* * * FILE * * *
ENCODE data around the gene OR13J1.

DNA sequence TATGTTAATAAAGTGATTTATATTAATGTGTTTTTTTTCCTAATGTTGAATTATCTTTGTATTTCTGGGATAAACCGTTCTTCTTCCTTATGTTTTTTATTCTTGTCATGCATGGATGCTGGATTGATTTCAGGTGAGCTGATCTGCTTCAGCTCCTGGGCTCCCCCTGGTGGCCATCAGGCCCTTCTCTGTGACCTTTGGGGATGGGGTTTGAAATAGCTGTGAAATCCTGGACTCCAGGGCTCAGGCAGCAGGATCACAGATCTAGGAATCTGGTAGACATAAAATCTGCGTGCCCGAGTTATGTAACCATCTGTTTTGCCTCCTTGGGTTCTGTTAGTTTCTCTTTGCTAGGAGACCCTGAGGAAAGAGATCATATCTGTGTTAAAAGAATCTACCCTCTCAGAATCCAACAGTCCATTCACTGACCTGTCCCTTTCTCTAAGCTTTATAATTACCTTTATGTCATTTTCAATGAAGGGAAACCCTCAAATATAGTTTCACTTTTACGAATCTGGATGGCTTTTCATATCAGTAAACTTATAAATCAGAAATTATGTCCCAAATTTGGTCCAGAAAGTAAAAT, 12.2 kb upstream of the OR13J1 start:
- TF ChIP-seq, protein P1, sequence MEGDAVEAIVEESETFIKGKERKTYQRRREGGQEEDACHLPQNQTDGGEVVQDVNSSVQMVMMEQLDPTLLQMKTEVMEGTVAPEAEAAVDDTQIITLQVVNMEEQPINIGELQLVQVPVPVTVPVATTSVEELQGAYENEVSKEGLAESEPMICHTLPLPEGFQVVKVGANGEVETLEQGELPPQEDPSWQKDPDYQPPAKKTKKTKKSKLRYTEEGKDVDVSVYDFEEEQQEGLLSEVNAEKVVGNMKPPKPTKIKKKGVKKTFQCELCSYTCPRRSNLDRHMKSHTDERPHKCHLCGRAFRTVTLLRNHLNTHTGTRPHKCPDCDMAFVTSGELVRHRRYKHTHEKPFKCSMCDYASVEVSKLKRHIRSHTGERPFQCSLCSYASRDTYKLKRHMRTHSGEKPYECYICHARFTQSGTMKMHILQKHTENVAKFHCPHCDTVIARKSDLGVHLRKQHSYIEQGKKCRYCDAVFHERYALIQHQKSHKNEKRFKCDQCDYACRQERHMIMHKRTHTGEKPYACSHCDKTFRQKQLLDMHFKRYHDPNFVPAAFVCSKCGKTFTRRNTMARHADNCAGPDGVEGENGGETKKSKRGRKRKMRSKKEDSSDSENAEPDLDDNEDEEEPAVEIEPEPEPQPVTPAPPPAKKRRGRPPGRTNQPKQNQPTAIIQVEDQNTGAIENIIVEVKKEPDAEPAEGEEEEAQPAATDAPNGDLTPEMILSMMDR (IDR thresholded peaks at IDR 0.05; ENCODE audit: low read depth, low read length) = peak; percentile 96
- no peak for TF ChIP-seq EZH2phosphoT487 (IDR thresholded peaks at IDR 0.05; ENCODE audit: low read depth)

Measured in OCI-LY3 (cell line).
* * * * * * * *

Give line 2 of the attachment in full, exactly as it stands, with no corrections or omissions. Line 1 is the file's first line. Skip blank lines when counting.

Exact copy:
DNA sequence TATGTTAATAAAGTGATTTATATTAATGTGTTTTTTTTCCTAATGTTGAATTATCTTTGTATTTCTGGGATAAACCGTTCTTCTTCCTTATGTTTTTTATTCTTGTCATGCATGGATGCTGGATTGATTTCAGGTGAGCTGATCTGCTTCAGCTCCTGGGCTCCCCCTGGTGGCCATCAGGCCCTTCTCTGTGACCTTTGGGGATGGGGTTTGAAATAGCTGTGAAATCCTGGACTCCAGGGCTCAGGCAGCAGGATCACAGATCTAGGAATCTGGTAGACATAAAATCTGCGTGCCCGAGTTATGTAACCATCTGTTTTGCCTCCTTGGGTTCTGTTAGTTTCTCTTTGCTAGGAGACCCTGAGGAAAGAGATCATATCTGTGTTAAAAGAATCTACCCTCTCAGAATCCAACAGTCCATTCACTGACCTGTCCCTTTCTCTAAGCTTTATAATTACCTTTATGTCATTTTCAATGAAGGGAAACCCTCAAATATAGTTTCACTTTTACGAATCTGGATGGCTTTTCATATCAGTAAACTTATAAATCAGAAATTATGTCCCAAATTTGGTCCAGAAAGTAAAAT, 12.2 kb upstream of the OR13J1 start: